As contractors work to eliminate the lead paint that threatens Syracuse children’s healthy development, they risk creating poisonous dust and debris.
“Almost any time you touch it you have to be careful,” said Amanda Schaub, grants director at Home HeadQuarters, Inc., a Central New York housing and neighborhood revitalization organization. “If you’re going to disrupt lead in the course of building repair, we want to make sure workers can do that safely.”
At least 200 Syracuse contractors and property owners have taken an eight-hour course to learn to set up safe workspaces, use appropriate protective equipment and tools, and correctly dispose of waste while removing lead paint through a Home HeadQuarters’ scholarship program made possible with support from our LeadSafeCNY Fund.
“Most of the housing in the city of Syracuse was built before lead paint was made illegal in 1978,” Schaub said. “We want contractors and small landlords who are making their own repairs, to be trained to safely and legally work on properties that need lead paint mitigation.”
A $20,000 grant from our LeadSafeCNY Fund provided funding to Home HeadQuarters for property owner and contractor scholarships to attend and complete EPA-certified workforce lead removal training and lead safe education. Local contractors and property owners also utilize scholarships for RRP (renovation, repair and painting) training and/or abatement courses, the four-hour refresher course and EPA supervisor education, all provided by Lead Safe LLC. The agency reimburses fees for EPA certification, which is good for five years.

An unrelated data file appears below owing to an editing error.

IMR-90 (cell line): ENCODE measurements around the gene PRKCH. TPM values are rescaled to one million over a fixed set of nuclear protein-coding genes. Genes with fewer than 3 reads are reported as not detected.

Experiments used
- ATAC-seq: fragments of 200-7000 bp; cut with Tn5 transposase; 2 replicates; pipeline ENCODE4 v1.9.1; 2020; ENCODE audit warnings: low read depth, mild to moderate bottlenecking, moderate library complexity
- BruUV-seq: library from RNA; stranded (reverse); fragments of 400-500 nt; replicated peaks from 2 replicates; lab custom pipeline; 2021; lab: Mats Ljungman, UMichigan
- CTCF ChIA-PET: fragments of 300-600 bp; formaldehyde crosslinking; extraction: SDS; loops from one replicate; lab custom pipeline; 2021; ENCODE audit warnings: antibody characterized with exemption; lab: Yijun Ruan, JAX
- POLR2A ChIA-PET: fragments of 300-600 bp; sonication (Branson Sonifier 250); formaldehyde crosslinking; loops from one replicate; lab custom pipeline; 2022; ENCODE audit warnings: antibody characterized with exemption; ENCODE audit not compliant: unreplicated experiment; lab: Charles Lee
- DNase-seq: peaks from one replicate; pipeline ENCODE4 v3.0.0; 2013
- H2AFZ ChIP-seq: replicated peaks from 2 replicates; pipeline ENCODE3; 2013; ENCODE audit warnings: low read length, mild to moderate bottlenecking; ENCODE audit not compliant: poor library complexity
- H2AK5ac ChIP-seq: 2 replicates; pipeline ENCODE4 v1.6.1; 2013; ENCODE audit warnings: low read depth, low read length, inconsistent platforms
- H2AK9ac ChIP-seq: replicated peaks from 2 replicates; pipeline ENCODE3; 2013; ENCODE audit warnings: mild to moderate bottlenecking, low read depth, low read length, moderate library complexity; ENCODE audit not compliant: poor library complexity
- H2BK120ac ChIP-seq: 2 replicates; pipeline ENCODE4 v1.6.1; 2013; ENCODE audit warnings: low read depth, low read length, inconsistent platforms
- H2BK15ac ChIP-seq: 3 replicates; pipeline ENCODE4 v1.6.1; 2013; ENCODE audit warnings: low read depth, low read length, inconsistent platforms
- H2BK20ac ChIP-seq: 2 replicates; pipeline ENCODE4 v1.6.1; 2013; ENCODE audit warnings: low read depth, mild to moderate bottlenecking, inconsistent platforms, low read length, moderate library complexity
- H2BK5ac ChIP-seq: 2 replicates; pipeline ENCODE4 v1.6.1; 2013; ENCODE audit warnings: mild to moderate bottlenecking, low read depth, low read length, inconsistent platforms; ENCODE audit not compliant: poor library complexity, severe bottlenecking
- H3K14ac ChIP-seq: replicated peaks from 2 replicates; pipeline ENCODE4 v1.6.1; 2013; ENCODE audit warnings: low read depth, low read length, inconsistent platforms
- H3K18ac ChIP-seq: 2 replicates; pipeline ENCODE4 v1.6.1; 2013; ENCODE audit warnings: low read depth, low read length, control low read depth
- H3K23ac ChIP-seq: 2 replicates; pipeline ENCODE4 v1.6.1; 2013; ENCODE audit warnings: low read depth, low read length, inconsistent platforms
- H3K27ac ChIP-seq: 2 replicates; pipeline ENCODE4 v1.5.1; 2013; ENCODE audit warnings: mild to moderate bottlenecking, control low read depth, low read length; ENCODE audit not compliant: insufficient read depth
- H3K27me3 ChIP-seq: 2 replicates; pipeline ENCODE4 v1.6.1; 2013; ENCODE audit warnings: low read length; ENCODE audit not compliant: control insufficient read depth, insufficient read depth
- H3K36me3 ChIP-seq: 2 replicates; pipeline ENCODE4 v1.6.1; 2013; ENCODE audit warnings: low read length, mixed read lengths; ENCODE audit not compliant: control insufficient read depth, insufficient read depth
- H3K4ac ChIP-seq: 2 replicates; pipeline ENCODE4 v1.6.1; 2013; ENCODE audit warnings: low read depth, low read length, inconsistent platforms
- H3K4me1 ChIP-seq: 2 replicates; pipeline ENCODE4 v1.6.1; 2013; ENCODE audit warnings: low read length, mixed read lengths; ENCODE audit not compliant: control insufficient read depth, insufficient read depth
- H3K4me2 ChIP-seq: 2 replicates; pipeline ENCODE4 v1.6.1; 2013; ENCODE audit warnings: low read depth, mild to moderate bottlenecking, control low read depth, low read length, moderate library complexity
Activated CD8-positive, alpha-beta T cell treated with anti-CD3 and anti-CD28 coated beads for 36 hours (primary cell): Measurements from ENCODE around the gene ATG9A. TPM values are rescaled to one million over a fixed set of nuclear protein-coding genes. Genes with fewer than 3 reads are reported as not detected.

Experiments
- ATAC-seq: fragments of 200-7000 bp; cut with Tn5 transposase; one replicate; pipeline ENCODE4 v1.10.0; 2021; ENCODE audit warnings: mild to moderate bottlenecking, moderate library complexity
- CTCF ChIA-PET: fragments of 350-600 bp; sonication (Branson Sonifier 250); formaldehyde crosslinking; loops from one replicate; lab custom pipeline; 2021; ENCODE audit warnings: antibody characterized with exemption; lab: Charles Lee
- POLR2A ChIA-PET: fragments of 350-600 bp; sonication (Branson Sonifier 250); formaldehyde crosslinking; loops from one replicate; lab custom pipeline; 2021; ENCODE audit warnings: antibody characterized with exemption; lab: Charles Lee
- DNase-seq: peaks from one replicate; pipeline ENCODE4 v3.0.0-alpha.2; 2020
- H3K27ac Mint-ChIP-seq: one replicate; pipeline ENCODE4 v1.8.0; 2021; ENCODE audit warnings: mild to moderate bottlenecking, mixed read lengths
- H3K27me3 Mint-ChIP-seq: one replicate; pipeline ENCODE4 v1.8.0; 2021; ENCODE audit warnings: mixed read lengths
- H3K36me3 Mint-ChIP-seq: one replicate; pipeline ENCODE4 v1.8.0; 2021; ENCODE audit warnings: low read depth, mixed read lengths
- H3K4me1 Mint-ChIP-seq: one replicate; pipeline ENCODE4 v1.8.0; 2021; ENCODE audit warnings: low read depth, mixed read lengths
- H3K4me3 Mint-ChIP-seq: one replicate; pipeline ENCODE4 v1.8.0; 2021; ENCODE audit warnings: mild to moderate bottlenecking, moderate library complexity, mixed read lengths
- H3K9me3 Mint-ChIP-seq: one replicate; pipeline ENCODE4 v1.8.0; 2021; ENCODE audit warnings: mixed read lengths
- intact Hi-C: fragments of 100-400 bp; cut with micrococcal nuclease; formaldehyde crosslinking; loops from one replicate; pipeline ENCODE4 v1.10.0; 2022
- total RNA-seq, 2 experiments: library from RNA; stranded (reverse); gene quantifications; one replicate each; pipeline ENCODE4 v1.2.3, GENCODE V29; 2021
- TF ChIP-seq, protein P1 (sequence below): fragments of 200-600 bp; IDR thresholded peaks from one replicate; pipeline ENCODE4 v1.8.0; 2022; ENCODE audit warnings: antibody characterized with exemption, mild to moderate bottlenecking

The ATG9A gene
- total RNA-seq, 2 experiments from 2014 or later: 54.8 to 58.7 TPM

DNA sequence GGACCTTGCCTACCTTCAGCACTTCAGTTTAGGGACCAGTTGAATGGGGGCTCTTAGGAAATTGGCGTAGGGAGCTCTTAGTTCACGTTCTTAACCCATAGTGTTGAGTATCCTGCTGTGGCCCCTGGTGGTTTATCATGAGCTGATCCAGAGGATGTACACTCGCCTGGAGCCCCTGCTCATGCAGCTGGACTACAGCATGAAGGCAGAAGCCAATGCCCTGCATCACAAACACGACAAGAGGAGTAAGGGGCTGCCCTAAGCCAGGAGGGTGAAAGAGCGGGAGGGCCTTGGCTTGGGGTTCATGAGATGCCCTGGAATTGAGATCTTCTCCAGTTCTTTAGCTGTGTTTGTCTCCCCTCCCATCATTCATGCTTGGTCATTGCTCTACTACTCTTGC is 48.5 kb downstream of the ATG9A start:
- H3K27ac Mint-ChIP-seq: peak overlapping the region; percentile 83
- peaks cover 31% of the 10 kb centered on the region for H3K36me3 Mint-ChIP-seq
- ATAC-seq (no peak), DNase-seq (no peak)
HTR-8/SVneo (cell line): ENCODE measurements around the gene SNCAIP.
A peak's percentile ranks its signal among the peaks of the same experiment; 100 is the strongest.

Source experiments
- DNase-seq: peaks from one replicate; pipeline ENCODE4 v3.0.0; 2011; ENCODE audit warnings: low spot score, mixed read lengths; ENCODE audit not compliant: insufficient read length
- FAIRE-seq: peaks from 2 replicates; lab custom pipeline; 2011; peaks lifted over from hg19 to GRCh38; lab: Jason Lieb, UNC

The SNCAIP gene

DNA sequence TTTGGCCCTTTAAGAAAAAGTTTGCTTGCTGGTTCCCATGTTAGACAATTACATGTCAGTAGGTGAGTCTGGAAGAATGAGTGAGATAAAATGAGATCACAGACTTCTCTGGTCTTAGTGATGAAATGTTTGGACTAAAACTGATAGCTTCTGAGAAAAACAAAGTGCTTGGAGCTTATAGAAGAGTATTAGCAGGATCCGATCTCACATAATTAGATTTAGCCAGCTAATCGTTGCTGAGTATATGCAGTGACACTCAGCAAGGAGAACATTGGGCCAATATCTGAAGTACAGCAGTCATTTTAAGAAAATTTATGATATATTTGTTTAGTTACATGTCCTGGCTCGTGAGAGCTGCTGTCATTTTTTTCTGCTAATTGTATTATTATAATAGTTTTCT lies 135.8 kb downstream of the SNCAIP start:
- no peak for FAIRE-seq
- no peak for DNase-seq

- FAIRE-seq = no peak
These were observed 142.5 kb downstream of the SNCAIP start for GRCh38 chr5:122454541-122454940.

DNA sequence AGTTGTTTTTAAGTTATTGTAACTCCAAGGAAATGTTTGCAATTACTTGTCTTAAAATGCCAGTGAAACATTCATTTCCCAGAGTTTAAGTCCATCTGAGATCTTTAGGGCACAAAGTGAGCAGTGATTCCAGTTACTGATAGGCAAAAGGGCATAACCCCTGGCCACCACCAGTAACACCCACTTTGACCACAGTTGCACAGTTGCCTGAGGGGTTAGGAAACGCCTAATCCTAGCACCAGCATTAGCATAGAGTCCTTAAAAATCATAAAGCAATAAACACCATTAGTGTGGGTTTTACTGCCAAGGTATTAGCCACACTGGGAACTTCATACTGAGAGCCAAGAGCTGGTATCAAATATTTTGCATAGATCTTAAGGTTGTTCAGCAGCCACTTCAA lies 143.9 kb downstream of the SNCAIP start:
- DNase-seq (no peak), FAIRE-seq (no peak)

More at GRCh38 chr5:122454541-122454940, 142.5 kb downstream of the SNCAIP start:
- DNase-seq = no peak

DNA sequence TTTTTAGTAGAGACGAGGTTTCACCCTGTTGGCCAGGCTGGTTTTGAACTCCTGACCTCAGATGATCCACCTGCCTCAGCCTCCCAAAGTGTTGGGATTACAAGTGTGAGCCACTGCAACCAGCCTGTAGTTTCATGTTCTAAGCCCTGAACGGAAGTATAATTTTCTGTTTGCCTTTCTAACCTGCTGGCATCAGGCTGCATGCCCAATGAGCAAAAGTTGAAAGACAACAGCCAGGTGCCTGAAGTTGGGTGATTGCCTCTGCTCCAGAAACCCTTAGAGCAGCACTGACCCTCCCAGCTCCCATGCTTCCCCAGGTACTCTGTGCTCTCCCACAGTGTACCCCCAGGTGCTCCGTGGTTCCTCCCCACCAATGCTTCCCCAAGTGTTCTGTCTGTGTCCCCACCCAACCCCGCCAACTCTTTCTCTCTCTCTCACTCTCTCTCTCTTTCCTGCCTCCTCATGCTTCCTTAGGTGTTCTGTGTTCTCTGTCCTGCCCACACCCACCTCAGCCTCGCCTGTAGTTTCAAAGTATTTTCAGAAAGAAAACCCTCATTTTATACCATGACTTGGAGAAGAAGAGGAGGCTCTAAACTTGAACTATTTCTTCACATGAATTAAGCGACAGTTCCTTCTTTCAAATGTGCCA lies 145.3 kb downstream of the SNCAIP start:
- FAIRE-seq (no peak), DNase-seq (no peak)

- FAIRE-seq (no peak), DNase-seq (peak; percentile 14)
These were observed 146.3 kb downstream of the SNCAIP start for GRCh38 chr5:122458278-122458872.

A separate $60,000 grant to CenterState CEO supported efforts to ensure that firms contracted to perform lead testing and remediation reflect the demographics of the impacted communities. The grant allows CenterState CEO to implement a strategy that helps local, minority-owned contracting companies gain the skills to become more competitive in the bidding process for lead mitigation projects.
Both grants reflect our multiyear commitment to help decrease the region’s alarming childhood lead poisoning rates.
“The LeadSafeCNY Fund is a critical tool in our community to build the capacity to deal with lead paint problems,” Schaub said. “It’s important to keep people living in older properties safe and children healthy.”
During the height of the COVID-19 pandemic, many families delayed well-child visits and a lot of people spent more time at home. “The number of children in Syracuse and surrounding Onondaga County with elevated lead levels increased for the first time in six years. That really shows the problem is not over and why it’s important to keep working on this,” Schaub said.
Lead poisoning hinders children from entering the classroom ready to learn and is associated with lifelong socioeconomic impacts. “The effects of lead poisoning cannot be reversed,” Schaub said. “As expensive as it is to deal with mitigation, it’s cheaper than dealing with the lifelong impacts.”